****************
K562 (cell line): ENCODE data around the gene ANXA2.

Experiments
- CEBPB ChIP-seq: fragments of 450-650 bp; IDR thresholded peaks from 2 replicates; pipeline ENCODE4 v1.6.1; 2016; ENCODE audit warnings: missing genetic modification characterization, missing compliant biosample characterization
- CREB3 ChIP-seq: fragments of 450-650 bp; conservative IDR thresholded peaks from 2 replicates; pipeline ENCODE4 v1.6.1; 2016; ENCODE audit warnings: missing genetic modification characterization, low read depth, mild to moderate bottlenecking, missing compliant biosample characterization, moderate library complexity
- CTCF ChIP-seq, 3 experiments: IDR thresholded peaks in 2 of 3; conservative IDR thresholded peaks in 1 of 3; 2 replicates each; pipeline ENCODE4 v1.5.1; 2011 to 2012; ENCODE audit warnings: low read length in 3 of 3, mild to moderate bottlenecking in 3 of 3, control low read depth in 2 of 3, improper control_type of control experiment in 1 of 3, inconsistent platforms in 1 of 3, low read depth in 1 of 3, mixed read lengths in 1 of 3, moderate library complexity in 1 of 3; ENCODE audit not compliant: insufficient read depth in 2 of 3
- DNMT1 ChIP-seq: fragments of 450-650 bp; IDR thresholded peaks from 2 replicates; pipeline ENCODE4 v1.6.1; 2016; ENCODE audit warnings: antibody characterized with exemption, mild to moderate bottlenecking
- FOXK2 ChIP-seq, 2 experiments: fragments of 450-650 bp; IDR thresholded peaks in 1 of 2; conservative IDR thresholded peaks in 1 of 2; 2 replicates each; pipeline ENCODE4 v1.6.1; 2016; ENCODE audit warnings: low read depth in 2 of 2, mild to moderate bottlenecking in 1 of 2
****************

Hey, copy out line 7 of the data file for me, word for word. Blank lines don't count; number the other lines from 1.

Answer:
- FOXK2 ChIP-seq, 2 experiments: fragments of 450-650 bp; IDR thresholded peaks in 1 of 2; conservative IDR thresholded peaks in 1 of 2; 2 replicates each; pipeline ENCODE4 v1.6.1; 2016; ENCODE audit warnings: low read depth in 2 of 2, mild to moderate bottlenecking in 1 of 2